What Castle’s Best Episode can Teach us About Writing

If you’ve been living under a network TV rock, or perhaps have ventured into a futuristic world of streaming-and-premium channels only, perhaps you haven’t seen or heard of Castle. In such an unlikely event, here’s all you need to know: Castle is a procedural drama about a detective and a crime author teaming up to track down murderers. It’s one part odd couple, one part buddy cop, and two parts Murder She Wrote.

Now, onto the point of the post.

She’s armed, he’s dangerous

At its inception, Castle was an above-average cop show, carried almost entirely by the insanely likable leads- Nerd King Nathan Fillion as author Richard Castle and newcomer (to being in a starring role) Stana Katic as Detective Kate Beckett. It didn’t stray too far from other cop shows, feeling like a slightly better version of Acronym:City. (Wait. What do you mean they’re all different shows?) Over time, Castle was able to set itself apart from its competition as the insanely likable leads got even more insanely likeable..er. But the show itself stayed pretty much the same. Every now and then, they’d throw in an X-Files style episode, but none of them ever actually ended up being supernatural. Kate would be right, there’s no man behind the curtain. A trick of the light, a madman playing a prank.

And then came “Disciple.”

Coming in season six, “Disciple” is past Castle’s heyday. In fact, most Castle fans will tell you the show’s run its course, and is now overstaying its welcome. But the show was able to provide its fans one hell of an episode before its creative mojo went kaput.

What “Disciple” does that aspiring writers could learn from is simple: It ups the ante. Their X-files episodes always ended up being much ado but nothing. The show isn’t actually a Sci-Fi, after all. There’s real world rules to follow. This time, it throws the rules out the window. But it knows how to do so. It doesn’t throw in dragons and magic sorcerers attacking New York, (though now that I think about it that would’ve been awesome) but instead it provides us an only-barely Sci-Fi concept. One that requires a little bit of suspension of disbelief, but not enough to completely jar a viewer.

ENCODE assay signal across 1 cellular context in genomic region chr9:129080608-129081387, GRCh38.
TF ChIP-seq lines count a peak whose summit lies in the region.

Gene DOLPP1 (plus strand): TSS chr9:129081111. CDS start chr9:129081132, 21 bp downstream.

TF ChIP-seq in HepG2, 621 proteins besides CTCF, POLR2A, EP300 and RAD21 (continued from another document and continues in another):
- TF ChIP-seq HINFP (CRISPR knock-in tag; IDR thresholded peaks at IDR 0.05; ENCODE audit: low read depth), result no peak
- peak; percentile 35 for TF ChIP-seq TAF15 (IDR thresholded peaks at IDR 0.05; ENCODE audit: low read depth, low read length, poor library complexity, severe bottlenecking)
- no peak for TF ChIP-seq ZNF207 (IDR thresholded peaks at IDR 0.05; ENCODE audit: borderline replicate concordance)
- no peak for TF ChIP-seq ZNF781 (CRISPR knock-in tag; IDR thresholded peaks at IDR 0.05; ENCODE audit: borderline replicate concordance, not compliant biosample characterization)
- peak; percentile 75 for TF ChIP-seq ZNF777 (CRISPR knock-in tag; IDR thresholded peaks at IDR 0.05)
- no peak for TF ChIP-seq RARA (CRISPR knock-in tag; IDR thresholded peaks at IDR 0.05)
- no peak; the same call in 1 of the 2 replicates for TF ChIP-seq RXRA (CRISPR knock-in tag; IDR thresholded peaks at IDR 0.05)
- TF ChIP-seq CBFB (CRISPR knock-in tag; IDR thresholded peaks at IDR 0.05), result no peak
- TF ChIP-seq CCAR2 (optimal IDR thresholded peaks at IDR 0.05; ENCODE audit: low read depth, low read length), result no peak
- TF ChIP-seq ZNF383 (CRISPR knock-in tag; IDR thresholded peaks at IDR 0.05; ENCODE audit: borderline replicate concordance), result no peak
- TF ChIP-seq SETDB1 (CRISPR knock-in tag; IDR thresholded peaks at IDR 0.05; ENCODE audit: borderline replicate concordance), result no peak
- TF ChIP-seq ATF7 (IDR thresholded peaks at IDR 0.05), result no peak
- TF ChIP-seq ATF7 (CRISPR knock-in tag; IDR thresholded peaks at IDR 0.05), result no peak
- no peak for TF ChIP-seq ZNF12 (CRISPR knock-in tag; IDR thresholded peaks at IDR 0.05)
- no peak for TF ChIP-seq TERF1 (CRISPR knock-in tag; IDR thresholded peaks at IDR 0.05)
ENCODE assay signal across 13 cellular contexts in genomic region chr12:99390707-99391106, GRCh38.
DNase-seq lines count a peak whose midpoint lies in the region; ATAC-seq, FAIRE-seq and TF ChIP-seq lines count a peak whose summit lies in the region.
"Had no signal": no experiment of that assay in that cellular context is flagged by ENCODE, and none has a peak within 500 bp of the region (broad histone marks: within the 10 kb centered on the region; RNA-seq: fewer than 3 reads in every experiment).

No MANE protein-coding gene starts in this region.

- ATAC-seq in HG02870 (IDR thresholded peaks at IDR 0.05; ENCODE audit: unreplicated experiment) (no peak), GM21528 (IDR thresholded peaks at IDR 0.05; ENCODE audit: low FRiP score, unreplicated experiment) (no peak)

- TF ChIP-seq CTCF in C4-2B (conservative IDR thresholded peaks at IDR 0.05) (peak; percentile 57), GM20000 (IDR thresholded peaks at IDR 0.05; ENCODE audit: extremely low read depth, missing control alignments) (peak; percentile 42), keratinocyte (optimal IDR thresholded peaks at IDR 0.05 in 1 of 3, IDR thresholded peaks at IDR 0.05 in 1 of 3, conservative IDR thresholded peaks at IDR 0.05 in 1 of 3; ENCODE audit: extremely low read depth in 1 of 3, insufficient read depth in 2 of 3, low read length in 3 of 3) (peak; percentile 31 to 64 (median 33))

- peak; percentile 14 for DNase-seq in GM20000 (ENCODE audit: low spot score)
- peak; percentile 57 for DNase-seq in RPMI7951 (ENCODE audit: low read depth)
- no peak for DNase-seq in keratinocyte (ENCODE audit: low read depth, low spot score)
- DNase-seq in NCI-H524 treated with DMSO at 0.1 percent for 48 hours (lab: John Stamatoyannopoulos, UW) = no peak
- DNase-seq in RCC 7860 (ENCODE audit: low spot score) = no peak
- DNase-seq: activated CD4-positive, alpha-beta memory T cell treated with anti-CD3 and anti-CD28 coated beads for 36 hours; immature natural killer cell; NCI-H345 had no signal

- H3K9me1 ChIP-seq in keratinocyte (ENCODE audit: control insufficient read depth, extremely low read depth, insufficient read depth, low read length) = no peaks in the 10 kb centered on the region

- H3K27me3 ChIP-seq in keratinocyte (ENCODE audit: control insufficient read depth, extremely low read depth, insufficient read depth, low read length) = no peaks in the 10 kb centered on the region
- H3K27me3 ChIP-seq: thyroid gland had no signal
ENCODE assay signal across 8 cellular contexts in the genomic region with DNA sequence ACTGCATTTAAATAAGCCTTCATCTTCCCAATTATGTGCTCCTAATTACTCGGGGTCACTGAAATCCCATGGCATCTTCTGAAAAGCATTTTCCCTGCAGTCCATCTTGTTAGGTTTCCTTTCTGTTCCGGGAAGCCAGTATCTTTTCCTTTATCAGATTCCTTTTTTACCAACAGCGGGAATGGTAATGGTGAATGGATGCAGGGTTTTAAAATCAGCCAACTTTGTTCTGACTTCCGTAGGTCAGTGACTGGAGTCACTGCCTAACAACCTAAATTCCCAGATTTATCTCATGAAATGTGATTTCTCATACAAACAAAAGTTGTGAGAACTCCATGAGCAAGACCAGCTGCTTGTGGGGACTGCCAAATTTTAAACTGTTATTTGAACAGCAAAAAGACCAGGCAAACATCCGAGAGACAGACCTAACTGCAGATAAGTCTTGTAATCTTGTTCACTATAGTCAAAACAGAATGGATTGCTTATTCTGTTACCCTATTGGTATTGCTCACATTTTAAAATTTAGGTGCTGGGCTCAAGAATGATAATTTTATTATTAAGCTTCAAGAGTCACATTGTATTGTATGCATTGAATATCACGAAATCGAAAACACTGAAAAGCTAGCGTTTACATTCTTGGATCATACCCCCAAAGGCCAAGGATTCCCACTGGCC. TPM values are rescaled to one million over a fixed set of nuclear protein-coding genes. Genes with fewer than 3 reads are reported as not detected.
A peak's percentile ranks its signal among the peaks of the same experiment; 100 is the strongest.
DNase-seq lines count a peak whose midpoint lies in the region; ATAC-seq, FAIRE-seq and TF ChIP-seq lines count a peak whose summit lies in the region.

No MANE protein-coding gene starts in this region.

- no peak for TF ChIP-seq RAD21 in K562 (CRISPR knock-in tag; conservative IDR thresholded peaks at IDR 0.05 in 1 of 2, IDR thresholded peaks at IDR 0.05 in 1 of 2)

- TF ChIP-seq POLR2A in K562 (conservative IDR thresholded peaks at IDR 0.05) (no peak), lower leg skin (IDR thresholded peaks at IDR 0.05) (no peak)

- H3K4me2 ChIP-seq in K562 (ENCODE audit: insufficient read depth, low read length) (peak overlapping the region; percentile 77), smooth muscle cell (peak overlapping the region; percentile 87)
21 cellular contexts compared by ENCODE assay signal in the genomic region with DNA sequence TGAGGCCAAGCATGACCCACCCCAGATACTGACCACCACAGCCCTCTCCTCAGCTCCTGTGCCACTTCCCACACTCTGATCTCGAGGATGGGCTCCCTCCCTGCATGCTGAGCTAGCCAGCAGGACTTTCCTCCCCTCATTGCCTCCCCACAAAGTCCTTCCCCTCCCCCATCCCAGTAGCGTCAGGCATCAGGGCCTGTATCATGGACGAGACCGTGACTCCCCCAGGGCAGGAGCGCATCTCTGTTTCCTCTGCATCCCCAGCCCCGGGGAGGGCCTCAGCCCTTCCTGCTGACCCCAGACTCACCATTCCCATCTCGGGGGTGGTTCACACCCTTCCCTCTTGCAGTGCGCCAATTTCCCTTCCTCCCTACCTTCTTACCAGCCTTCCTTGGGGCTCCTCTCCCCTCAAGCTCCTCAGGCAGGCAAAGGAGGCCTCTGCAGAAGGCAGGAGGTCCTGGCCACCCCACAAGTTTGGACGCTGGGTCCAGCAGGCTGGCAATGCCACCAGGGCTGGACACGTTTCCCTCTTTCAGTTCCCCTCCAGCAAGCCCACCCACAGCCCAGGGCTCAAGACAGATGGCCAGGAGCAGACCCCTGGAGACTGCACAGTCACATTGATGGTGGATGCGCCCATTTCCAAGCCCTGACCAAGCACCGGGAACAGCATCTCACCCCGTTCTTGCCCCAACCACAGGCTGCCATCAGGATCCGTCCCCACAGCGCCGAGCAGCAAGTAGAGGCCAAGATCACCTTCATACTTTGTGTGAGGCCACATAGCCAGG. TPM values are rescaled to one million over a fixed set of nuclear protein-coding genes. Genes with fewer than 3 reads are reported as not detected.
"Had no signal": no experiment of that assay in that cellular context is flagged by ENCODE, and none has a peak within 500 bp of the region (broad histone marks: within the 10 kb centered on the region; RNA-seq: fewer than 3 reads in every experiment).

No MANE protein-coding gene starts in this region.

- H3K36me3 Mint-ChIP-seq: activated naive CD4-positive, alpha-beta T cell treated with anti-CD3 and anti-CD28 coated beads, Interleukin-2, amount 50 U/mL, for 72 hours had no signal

The concept of the episode is this: A serial killer is using the handiwork of a prolific plastic surgeon to turn his victims into doppelgangers of the main cast. The result is spooky and dark in a way the show had never been before. And as the two-parter unfolds, it only gets spookier and darker. And, in contrast to every other X-files style episode they do, the science fiction aspect is proved, not dismissed. The plastic surgeon really can create any face she wants, as long as her cadaver has the proper facial structure. And by the end of the episode, she’s about to operate on Kate.

After six years, Castle only really convinced me of a main character being in lethal danger twice. Once in the season 3 finale “Knockout” (where two characters actually get shot) and then again in season 6’s “Disciple.” By upping the ante by making an episode that was darker, scarier, and bending the rules a little bit, they managed to create real tension again. For a moment, Castle became not just a better version of Acronym:City but showed us that there’s all the talent involved the show to make it a classic, had they gone this route earlier.


Or maybe not. You see, part of the reason why this episode works so well is it plays on six years of built up expectations from Castle fans. After six years, we all expected the sci-fi element to be a red herring. There’d be some explanation that settles everything in a nice little bow and the doppelganger corpses will be fake outs. So as the episode went on, the viewer is on edge waiting for the rug to be pulled out- for the metaphorical Scooby Doo moment. But it never comes. And when the episode embraces its uniqueness fully, you realize how special it is. And you get hope that maybe its a sign of changes to come.

But Alas, as the show went on, things went back to normal. And as good as they are at the procedural formula, it’s a formula that runs stale rather easily. “Disciple” may well be the last great episode of the series, depending on how Season 8 unfolds. And it stands as a lesson to writers everywhere: Don’t be afraid to change things up in your work, as long as you do it tactfully. Throw us a curveball every now and then. Let us think a story will go one way, or that a plotline is a red herring, and take advantage of our presumptions to fool us.

But don’t spend six years building up to it, please.

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